DVR Recording CCTV Video Management
It wasn’t long ago that most surveillance systems used VCRs to record individual video streams. The footage was recorded either continuously or triggered by an event, and recorded on cassette tape usually at a rate of 25 frames per second. Back in the day, this seemed like an advanced solution. But now we know, regardless of what type of surveillance cameras you’re using, storing video footage on cassette tapes is not a very effective strategy. The tapes take up space, can’t hold very much information, and they’re incredibly difficult to search through if you need to pinpoint video images of a specific event.
Enter the digital video recorder (DVR).
DVRs make it possible for users to convert analogue CCTV video to digital, allowing for remote monitoring, greater storage capacity, and quick and easy searches. Think of the DVR as a cost-effective solution for those not yet ready to move to a full-on IP surveillance setup. Digital video recorders allow you to bring your analogue CCTV cameras into the modern age. When footage is converted to digital, new worlds open up in terms of how you can view and manage your video feeds.
What is a DVR?
What is a Digital Video Recorder?
A Digital Video Recorder (DVR) contains software, video storage, and a computer hard disk all in a single unit. The DVR accepts analogue video feeds and converts them to digital. It’s a cost-effective way to bring an analogue CCTV system into the modern world, and provides some of the same benefits as IP video, but in a more budget-friendly solution.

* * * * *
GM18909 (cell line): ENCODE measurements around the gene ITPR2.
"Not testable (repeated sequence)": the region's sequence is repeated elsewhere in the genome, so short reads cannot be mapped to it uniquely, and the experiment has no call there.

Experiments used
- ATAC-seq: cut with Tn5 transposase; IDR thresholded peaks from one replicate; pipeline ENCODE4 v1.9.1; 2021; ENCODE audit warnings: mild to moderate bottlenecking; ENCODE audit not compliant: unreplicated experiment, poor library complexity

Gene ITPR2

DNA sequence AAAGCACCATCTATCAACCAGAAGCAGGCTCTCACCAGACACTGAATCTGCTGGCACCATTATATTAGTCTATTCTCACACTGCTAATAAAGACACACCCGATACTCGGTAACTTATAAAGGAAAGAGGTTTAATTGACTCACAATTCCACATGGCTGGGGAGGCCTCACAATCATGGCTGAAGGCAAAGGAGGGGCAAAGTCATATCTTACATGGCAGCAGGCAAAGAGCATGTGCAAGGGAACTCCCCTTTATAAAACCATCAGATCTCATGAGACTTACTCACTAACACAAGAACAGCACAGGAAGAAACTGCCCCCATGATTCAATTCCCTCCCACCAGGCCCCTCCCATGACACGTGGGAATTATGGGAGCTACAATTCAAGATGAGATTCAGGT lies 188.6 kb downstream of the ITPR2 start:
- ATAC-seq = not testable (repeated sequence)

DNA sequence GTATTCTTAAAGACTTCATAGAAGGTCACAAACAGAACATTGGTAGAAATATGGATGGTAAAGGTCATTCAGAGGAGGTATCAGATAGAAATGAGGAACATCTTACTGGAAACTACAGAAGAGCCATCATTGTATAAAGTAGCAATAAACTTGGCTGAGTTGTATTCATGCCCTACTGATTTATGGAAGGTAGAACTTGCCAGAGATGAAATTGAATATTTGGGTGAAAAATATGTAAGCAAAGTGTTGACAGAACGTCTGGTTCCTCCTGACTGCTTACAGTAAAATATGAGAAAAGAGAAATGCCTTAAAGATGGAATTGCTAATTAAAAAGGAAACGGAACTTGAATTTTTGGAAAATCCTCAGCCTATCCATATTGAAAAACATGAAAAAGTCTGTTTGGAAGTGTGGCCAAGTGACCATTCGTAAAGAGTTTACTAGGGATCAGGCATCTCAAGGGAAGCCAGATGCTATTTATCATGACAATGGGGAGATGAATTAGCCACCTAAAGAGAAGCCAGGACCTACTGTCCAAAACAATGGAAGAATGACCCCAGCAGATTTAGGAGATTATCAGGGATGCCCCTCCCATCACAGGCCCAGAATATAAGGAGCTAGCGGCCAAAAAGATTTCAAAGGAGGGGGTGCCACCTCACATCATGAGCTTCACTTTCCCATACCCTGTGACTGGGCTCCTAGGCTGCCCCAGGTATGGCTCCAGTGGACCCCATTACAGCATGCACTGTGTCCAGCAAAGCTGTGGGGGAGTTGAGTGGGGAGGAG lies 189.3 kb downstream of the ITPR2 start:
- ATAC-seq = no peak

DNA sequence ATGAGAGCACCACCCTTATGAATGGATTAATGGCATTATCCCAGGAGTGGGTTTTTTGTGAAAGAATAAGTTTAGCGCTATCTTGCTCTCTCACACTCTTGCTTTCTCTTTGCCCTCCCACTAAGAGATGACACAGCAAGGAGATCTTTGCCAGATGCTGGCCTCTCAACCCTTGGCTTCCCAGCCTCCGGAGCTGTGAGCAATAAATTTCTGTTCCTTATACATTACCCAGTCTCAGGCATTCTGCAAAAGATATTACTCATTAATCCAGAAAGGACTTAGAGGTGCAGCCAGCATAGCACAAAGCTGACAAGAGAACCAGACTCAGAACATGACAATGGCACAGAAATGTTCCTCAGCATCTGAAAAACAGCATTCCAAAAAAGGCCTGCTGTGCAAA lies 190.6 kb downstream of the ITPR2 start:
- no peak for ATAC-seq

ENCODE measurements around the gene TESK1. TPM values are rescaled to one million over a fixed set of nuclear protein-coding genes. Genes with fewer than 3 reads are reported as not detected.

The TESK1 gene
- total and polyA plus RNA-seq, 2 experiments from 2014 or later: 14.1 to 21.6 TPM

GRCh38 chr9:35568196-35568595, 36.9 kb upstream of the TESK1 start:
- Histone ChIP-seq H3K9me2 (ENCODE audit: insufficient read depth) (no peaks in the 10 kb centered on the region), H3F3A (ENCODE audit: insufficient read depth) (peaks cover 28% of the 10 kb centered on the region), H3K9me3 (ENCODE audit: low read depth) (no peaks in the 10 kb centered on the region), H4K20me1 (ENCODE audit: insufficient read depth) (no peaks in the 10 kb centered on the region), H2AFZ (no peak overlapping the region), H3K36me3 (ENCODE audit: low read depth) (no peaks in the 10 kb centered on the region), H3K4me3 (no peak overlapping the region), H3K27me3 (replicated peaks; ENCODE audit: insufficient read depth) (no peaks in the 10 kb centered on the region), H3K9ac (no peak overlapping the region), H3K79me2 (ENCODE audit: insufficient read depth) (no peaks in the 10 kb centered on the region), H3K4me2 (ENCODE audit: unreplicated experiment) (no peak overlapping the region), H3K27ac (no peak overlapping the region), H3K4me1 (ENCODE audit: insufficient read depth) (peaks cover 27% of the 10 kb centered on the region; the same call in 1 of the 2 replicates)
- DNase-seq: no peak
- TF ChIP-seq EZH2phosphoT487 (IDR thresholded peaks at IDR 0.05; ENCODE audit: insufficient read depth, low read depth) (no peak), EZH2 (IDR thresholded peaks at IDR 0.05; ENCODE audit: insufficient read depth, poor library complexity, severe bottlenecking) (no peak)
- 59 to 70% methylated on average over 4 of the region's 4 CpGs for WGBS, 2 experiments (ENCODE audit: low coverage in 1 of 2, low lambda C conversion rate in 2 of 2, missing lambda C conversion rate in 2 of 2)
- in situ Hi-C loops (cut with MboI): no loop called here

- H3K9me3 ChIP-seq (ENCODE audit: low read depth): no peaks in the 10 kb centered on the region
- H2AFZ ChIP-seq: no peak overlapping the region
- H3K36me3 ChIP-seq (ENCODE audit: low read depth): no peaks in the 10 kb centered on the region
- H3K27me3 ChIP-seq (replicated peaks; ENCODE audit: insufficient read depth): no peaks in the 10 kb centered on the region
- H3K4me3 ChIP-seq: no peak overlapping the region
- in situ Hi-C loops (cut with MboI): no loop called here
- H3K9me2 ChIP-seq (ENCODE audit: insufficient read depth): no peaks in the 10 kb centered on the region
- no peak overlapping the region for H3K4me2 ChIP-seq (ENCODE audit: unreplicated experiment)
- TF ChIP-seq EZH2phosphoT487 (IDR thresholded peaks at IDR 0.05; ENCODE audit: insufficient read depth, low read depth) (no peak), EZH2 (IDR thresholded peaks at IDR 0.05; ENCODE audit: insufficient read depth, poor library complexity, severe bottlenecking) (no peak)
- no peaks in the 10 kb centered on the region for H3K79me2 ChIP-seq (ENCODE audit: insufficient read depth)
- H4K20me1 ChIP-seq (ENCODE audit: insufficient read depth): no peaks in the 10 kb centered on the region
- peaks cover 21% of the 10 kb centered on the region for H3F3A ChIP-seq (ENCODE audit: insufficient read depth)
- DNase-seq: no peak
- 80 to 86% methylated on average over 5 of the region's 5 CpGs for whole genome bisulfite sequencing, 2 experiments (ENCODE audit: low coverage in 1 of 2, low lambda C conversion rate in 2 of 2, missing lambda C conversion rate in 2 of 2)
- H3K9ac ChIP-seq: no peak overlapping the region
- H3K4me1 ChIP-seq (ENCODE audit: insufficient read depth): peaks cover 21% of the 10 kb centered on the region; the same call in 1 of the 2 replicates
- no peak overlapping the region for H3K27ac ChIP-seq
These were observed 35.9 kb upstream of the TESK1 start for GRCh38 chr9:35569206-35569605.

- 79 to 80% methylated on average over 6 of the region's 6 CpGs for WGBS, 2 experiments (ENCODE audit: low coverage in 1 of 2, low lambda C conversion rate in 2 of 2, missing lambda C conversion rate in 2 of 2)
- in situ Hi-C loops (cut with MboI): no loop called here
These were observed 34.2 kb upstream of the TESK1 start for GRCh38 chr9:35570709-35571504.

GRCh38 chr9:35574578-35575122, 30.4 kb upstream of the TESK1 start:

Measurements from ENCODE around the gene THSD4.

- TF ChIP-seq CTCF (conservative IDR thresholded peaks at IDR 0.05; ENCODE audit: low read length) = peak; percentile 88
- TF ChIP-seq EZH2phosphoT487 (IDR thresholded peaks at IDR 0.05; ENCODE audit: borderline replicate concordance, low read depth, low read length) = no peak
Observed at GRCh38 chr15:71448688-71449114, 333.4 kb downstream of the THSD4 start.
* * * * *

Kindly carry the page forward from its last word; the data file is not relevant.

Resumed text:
Advantages of Digital Video Recorders
Benefits of DVR Recording
DVR recording is a great way to migrate your analogue CCTV into a digital surveillance solution. This is a low-cost option that brings a number of benefits to those who already own analogue cameras, or aren’t yet ready to make the move to a fully IP-based surveillance system.
In the past, conventional CCTV systems could only transmit video to a single monitoring station, but that’s not the case when you’re using a DVR. Most digital video recorders now allow you to access your camera footage remotely over the internet. By connecting your analogue cameras to a DVR, you can monitor video feeds in real time from any computer with internet access, and even from compatible cell phones or handheld PDAs.
Not long ago, most surveillance systems could only record to VHS cassette tape. Recording to tape has many drawbacks. For one, the tapes are bulky and take up a lot of space. Additionally, trying to search the recorded footage on analogue tape can be a time-wasting nightmare. With DVRs, your footage is converted from analogue to digital, so you can store significantly more video without the clutter, and it’s much faster and easier to sort through archived footage.
To make the most of available storage capacity, DVRs provide a number of different compression technologies. Common compression formats include Motion JPEG, MPEG-4, and H.264. With video compression, your files sizes are reduced as much as possible without compromising image quality.
Most digital video recorders offer password protection so only authorized users are able to access the video footage from remote locations.